Those aboard Titanic were ill-prepared for such an emergency. There was only enough space in the lifeboats for a third of her maximum number of passengers and crew, and the crew had not been trained adequately in carrying out an evacuation. The officers did not know how many they could safely put aboard the lifeboats and launched many of them barely half-full. Third-class passengers were largely left to fend for themselves, causing many of them to become trapped below decks as the ship filled with water. A "women and children first" protocol was generally followed for the loading of the lifeboats and most of the male passengers and crew were left aboard.

Two hours and forty minutes after Titanic struck the iceberg, her rate of sinking suddenly increased as her forward deck dipped underwater and the sea poured in through open hatches and grates. As her unsupported stern rose out of the water, exposing the propellers, the ship split apart between the third and fourth funnels due to the immense strain on the keel. The severed bow section headed for the sea bed, while the stern remained afloat for a few minutes longer, rising to a nearly vertical angle with hundreds of people still clinging to it. At 2.20 am, the stern sank, pitching the remaining passengers and crew into lethally cold water with a temperature of only 28 °F (-2 °C). Almost all of those in the water died of hypothermia or cardiac arrest within minutes. Only 13 of them were helped into the lifeboats though these had room for almost 500 more occupants.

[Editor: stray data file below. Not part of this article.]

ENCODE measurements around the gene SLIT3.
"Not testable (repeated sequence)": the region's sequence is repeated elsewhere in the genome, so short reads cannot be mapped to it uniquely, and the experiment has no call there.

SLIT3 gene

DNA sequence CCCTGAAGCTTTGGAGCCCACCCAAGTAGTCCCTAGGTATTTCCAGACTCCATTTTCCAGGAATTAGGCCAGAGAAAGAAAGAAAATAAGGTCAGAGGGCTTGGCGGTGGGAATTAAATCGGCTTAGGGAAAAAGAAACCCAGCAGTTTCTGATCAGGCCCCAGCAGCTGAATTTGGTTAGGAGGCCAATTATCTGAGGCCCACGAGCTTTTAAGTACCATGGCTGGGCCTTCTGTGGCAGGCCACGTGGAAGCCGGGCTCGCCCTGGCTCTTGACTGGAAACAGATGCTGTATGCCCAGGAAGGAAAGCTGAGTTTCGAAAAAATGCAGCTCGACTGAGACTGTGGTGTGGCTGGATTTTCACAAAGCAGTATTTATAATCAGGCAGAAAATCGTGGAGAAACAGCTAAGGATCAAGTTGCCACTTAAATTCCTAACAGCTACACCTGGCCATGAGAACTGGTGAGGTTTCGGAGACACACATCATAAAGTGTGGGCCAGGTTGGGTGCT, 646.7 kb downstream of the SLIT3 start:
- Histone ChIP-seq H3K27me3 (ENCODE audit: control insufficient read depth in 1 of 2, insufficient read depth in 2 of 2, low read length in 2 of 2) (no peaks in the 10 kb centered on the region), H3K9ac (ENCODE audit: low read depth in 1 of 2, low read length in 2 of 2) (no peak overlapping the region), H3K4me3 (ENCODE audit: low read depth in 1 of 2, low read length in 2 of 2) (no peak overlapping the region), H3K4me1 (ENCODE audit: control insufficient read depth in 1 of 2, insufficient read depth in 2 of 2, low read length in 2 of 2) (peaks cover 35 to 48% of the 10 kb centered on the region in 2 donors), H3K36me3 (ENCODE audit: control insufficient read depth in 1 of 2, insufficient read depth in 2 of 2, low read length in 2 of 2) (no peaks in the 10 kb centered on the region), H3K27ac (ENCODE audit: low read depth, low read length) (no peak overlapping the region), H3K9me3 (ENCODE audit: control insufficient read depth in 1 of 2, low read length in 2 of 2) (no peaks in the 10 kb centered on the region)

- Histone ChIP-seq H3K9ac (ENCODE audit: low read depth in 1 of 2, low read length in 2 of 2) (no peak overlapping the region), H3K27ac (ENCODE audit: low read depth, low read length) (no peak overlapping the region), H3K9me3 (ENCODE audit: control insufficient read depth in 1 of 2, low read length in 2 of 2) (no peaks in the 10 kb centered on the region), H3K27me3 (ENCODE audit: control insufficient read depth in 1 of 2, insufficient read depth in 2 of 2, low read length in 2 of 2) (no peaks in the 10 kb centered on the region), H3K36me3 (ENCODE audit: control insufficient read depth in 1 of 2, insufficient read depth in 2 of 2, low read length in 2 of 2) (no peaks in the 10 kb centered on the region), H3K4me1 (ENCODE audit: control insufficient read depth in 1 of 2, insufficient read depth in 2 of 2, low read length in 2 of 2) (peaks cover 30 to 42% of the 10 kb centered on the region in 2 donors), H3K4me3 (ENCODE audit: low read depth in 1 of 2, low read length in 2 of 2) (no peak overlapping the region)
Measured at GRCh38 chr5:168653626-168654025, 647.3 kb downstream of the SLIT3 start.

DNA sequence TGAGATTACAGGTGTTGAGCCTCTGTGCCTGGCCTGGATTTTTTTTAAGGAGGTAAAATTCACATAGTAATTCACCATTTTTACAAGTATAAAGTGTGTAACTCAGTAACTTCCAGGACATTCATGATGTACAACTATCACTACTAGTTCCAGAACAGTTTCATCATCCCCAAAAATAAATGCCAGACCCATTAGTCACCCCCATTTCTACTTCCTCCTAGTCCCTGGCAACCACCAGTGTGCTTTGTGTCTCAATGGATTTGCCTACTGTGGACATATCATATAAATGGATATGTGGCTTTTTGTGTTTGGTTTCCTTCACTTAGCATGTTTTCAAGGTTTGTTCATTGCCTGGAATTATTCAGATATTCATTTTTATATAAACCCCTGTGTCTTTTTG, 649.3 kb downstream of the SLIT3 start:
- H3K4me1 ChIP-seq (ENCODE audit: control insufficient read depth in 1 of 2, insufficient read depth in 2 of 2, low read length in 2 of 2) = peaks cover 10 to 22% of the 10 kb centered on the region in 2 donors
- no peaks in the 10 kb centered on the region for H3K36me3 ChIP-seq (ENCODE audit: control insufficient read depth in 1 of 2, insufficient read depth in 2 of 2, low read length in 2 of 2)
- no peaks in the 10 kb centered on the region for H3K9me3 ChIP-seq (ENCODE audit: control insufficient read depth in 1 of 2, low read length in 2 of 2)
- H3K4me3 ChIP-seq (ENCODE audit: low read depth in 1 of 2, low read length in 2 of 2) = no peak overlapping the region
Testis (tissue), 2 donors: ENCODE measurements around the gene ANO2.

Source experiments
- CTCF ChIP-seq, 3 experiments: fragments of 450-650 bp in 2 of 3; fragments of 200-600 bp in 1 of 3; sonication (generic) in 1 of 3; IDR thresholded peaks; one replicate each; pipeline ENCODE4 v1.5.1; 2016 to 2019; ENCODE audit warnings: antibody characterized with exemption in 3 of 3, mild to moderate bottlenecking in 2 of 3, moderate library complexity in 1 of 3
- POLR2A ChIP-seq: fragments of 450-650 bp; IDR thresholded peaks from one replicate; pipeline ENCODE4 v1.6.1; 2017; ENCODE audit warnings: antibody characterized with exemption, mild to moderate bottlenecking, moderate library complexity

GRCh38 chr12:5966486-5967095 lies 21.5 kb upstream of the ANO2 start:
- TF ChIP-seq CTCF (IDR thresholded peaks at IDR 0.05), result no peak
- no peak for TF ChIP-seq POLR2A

Distress signals were sent by wireless, rockets and lamp, but none of the ships that responded were near enough to reach her before she sank. A nearby ship, the Californian, which was the last to have been in contact with her before the collision, saw her flares but failed to assist. Around 4 am, RMS Carpathia arrived on the scene in response to Titanic's earlier distress calls. 710 people survived the disaster and were conveyed by Carpathia to New York, Titanic's original destination. 1,517 people were lost, either drowning inside the sinking ship or freezing to death on the surface (kept from drowning by their lifebelts).

Survivors and victims

Of a total of 2,224 people aboard Titanic only 710, less than a third, survived and 1,514 perished. Second and Third Class passengers were least likely to survive. The highest survival rates were among women and children in First Class. The table below shows the survivors and victims for passengers and crew onboard the RMS Titanic. Passengers are subdivided into men, women and children for each class while crew is divided into men and women.
Person CategoryNumber AboardPercentage SavedPercentage LostNumber SavedNumber Lost
Children, First Class683%17%51
Children, Second Class24100%0%240
Children, Third Class7934%66%2752
Women, First Class14497%3%1404
Women, Second Class9386%14%8013
Women, Third Class16546%54%7689
Men, First Class17533%67%57118
Men, Second Class1688%92%14154
Men, Third Class46216%84%75387
Women, Crew2387%13%203
Men, Crew88522%78%192693
source: wikipedia